Chicago Architecture Biennial is a "site of experimentation"

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First Chicago Architecture Biennial is a "site of experimentation" say curators

Chicago Architecture Biennial 2015: the inaugural Chicago Architecture Biennial opens to the public this weekend. Speaking at a preview today, curators Sarah Herda and Joseph Grima said the exhibition showcases architects who are carving out new ways to practice.

"We really see the exhibition as a site of experimentation," Herda told journalists. "This is not a place to look at pictures of buildings, it's a place to figure out the future of buildings."

The architecture biennial – the first of its kind in North America – is titled The State of the Art of Architecture. But participants were not given a theme, they were simply asked to explore the possibilities of architecture and present their findings.

Spider architecture. By Tomás Saraceno. #chicagobiennial A photo posted by Amy Frearson (@amyfrearson) on

The results include a structure built from rocks and twine, a landscape of office furniture, futuristic drawings and a courtyard transformed into an adventure playground.

The are also four prototypes for housing concepts, including a low-cost house by Vo Trong Nghia, a reconfigurable dwelling by SelgasCano, a house of corridors by MOS Architects and a sustainable home for Mexico by Tatiana Bilbao.

A peek inside Tatiana Bilbao's sustainable house for Mexico City #chicagobiennial A photo posted by Amy Frearson (@amyfrearson) on

"Though we didn't have that central theme, issues and concerns emerged quickly," said Herda, who is also the director of the Graham Foundation for Advanced Studies in the Fine Arts in Chicago.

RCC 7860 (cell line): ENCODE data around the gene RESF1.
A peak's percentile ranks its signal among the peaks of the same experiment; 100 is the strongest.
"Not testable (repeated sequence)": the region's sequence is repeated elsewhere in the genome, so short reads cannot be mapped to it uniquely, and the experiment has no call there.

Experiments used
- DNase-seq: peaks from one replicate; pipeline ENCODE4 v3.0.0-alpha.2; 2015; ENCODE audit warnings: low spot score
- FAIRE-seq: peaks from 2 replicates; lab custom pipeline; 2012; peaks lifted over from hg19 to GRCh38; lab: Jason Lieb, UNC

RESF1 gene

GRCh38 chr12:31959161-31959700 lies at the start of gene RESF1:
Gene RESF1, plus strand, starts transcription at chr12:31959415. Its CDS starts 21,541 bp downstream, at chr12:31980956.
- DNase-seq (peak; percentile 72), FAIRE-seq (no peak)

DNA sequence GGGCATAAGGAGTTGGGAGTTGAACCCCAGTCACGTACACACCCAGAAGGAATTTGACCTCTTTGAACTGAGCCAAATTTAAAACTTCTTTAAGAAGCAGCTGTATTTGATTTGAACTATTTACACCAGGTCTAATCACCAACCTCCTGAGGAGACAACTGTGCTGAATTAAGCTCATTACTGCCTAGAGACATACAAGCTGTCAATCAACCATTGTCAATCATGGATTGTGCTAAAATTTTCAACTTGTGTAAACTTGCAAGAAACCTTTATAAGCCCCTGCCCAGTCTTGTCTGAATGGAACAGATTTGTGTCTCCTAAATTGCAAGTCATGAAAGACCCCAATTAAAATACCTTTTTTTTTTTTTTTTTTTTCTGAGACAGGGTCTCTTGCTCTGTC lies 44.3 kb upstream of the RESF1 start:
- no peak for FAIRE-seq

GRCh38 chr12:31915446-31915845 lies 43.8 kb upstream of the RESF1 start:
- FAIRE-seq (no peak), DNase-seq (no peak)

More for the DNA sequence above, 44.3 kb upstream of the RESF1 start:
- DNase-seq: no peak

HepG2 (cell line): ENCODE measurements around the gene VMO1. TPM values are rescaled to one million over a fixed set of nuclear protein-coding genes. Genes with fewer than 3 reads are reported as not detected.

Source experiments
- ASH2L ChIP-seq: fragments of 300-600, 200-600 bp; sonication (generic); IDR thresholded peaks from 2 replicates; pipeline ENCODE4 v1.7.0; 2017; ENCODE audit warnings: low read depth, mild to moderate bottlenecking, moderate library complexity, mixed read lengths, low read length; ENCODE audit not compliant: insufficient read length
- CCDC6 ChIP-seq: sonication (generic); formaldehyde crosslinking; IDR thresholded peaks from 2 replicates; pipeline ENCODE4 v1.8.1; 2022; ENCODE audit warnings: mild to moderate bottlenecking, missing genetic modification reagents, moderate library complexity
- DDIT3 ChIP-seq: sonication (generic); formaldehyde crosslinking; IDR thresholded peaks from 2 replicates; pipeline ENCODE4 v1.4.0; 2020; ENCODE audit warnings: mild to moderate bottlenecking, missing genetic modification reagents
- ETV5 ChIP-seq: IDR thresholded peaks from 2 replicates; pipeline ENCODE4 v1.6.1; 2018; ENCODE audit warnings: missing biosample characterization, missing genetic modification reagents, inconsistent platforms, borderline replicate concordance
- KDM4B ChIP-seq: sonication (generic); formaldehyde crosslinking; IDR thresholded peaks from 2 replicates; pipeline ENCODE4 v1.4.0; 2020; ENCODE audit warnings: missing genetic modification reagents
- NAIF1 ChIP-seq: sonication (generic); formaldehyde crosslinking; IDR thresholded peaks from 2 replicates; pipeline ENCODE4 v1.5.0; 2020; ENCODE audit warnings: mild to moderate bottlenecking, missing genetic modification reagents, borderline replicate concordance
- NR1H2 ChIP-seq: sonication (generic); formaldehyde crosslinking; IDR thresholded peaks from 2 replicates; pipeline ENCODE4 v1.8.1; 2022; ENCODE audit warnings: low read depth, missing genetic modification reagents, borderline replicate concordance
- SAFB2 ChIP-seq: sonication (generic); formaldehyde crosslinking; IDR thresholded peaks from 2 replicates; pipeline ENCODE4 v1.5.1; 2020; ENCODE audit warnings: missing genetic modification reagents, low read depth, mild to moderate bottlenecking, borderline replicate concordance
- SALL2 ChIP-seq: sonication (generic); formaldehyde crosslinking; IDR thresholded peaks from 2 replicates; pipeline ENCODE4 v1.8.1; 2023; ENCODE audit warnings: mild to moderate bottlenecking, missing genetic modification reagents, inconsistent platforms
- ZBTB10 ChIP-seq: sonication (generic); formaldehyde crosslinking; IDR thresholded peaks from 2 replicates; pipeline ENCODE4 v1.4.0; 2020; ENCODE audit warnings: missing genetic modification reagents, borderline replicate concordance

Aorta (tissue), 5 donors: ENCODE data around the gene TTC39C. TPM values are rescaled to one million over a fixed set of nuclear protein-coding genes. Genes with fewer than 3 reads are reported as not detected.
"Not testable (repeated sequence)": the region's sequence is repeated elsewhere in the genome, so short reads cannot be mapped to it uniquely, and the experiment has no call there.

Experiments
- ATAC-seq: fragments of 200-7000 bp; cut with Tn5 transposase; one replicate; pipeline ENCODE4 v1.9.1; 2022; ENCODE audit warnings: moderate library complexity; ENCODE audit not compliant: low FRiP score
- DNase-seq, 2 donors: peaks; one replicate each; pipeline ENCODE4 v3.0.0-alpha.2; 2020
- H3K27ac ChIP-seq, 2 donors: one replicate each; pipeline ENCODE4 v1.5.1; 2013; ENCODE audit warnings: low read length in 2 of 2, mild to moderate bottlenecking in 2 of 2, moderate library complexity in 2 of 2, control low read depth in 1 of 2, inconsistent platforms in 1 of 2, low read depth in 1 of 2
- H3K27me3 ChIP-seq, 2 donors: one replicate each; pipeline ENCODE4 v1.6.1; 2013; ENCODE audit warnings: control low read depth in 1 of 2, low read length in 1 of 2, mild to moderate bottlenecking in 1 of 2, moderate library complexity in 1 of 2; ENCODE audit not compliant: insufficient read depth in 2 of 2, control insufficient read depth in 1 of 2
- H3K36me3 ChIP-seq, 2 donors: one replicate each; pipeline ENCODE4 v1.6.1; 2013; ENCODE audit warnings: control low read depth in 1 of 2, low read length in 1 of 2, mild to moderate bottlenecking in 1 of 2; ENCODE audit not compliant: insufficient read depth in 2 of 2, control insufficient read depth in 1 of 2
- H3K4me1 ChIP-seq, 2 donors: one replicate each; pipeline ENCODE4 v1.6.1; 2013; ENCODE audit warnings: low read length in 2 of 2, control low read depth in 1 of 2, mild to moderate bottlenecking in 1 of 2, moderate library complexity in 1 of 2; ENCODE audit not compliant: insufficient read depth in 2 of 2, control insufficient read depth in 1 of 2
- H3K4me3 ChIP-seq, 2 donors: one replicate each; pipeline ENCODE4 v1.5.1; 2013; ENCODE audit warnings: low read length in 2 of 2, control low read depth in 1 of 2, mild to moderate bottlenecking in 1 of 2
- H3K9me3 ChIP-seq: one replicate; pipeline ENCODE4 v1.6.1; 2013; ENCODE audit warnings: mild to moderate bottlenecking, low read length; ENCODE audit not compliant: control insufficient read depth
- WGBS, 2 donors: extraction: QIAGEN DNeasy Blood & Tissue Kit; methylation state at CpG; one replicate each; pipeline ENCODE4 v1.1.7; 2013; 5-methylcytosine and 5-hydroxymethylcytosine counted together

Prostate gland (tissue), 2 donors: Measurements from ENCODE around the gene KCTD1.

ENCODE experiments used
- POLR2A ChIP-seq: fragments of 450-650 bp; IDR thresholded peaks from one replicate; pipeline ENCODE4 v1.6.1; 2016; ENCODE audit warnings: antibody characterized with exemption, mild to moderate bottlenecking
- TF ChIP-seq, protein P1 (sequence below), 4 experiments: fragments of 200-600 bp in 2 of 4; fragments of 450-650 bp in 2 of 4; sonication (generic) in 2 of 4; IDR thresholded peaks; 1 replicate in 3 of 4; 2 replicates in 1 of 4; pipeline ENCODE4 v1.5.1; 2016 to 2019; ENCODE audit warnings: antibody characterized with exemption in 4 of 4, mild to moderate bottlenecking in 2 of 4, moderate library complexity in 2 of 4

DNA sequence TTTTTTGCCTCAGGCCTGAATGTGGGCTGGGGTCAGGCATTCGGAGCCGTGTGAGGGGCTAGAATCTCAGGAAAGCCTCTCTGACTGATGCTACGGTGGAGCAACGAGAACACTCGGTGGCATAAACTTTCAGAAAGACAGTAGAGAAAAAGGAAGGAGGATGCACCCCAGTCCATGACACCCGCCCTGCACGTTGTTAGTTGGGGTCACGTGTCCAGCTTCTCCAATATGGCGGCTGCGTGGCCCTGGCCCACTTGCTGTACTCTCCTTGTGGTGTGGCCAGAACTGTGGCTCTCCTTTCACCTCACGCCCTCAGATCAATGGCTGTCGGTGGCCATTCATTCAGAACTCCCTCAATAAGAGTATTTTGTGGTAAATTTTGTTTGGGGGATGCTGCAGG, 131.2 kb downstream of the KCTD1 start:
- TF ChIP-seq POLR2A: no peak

"Architects around the world are carving out new ways to practice and new ways to make architecture matter. They're not waiting necessarily for a brief. They're taking on the possibilities and opportunities that they see around them."

Filter Island by Urban Lab, a reinterpretation of the Plan of Chicago @chicagoarchitecturebiennial

A photo posted by alangbrake (@alangbrake) on

Also on show are visions for the future of Chicago from local firms, as well as a study of community-focussed projects in rural Chinese villages, an investigation into campsites and an exploration into the role of domestic furniture. "I think one of the fundamental messages of this biennial is that no project is too small to matter in architecture," said Grima, who has previously curated the Biennale Interieur in Kortrijk and the Istanbul Design Biennial.

More than 100 designers from around the globe are participating in the first Chicago Architecture Biennial, including Studio Gang, BIG, Diébédo Francis Kéré and Sou Fujimoto.

Instagram users and participants have been posting images of the projects, ahead of the official public opening on Saturday 3 October. It runs until 3 January 2016.